Refusing to let the terrorists who killed six of their coworkers and four others win, the staff of French newspaper Charlie Hebdo have announced that the satirical publication will be circulated in greater numbers next week.
The Daily Beast reports that the newspaper's lawyer, Richard Malka told Le Monde newspaper that one million copies of Charlie Hedbo will be printed on Wednesday, vastly outweighing the paper's normal weekly production of 45,000.
"The paper will continue because they didn't win," columnist Patrick Pelloux tearfully explained to iTele France on Thursday, one day after masked Islamic extremists attacked the Paris offices of Charlie Hebdo. "The magazine will continue...[the victims] didn't die for nothing."
A total of 12 people were murdered in the deadly terrorist attack, including eight journalists, two police officers, a maintenance worker and visitor. Last night, two brothers and a teenager were revealed as the three suspects believed to be responsible for the shootings. All three are thought to be linked to the Islamic State terrorist group.
Experts believe the satirical newspaper was targeted due to its controversial drawings which allegedly insulted Islam, including caricatures of the Prophet Mohammed and Islamic State leader, Abu Bakr al-Baghdadi.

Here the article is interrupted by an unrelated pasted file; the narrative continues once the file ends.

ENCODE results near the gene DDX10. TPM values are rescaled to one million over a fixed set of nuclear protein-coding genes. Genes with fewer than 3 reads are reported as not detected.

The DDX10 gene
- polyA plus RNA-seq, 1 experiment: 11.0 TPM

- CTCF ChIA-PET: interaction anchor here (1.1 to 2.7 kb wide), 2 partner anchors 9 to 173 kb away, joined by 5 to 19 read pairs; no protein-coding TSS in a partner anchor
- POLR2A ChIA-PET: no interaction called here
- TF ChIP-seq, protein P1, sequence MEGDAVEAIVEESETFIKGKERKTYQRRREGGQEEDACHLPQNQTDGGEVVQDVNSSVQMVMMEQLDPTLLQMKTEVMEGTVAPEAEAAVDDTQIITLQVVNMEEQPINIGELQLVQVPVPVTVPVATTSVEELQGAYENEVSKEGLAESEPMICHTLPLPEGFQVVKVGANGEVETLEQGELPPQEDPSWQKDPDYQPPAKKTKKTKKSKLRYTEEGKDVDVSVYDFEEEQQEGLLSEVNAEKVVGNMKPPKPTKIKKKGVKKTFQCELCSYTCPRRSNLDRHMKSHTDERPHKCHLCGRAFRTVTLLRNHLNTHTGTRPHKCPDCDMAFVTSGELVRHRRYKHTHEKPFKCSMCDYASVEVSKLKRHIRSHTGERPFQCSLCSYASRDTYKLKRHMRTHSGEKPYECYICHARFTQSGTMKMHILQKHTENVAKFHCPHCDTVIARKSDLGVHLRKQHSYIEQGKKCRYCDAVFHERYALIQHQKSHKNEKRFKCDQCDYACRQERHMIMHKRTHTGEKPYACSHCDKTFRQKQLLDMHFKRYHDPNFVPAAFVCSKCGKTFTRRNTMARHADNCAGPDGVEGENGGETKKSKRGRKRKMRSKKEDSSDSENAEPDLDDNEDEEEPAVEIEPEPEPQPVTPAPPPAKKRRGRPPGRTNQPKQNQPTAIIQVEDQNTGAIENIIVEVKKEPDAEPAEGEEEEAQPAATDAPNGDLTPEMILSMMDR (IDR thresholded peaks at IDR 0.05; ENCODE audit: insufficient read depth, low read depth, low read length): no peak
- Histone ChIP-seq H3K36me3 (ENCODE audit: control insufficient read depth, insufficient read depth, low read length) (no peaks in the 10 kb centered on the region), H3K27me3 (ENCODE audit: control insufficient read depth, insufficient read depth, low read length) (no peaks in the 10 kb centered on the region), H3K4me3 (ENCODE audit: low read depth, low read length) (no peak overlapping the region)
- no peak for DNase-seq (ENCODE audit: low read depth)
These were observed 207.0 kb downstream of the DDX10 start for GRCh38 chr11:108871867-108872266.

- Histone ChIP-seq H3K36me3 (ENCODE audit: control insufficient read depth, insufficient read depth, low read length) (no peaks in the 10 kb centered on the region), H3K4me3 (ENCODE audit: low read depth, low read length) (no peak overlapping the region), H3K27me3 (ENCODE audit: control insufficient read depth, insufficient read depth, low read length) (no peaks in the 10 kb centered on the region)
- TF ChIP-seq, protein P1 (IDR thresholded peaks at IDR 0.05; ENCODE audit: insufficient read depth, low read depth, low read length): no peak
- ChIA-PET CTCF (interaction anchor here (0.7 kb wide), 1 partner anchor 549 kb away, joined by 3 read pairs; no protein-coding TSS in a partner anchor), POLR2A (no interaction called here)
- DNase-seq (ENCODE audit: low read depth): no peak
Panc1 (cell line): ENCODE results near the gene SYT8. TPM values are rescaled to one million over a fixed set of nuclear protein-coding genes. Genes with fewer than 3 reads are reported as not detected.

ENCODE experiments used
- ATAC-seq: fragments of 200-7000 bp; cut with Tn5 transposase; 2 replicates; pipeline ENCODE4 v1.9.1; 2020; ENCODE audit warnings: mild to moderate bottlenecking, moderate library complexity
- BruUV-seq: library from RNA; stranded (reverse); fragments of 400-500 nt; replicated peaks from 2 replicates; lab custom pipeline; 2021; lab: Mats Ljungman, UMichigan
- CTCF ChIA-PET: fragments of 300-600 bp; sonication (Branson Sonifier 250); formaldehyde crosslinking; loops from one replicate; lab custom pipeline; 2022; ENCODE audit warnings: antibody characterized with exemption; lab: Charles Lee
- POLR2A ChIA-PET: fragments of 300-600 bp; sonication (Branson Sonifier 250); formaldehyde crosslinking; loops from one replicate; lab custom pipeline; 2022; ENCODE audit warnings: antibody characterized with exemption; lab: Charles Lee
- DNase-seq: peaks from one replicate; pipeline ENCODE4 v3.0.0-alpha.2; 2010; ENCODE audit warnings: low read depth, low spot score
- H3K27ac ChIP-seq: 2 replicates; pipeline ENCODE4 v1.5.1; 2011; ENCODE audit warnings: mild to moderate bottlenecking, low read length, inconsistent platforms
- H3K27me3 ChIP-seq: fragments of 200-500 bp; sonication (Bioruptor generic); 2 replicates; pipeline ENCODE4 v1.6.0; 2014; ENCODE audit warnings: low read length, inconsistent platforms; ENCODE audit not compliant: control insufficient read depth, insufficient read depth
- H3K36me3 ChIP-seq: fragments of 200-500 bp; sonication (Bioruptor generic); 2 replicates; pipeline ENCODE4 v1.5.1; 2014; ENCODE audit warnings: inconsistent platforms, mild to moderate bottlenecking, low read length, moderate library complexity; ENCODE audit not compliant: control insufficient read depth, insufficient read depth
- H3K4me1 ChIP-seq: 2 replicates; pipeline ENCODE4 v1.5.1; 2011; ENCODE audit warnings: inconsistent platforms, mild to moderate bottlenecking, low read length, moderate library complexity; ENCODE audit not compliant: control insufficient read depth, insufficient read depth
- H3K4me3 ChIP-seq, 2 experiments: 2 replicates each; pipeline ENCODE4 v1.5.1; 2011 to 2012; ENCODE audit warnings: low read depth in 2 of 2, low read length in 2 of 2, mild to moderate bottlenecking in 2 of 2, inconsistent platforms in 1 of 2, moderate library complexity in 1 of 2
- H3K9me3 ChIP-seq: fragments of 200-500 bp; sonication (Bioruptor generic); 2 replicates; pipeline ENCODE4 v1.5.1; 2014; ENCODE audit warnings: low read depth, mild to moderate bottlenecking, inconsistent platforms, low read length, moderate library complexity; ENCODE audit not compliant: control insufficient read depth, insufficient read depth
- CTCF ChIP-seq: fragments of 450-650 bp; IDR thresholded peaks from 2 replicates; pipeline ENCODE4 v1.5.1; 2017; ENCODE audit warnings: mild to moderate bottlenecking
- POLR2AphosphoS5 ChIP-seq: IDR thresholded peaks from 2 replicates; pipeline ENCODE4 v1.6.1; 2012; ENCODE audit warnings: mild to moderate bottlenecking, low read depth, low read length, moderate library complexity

Witnesses said the gunmen shouted 'we are from the Al Qaeda in Yemen', and 'Allahu akbar!' - Arabic for 'God is great' - as they attacked the building. They were also said to have yelled 'the Prophet has been avenged', during what was France's deadliest post-war terrorist attack.
Mr Pelloux, who is also a doctor, was close to the building when the attack took place and was called to help the injured.
"They were extraordinary men and women," he said of his former co-workers, "They were killed during a meeting discussing a conference on the fight against racism. Voila."
Journalists and cartoonists across Europe will contribute to the upcoming edition of Charlie Hebdo without charge, reports the Wall Street Journal. Rival French satirical publication, Siné Mensuel, is among those who will contribute articles and cartoons to fill the magazine's pages.
"Our cartoonists, editors, journalists raised their hands without hesitation," editor Siné Mensuel confirmed in an emailed statement.
Google has donated a total estimate of $300,000 to fund the magazine's unprecedented print run next week. French media groups including Le Monde, France Télévisions and Radio France, are also working on a plan to contribute a similar amount, and are urging other media outlets to join in offering humanitarian and financial support.
One of the magazine's writers explained the decision to go ahead with the publication on French television: "It's very hard. We are all suffering, with grief, with fear, but we will do it anyway because stupidity will not win."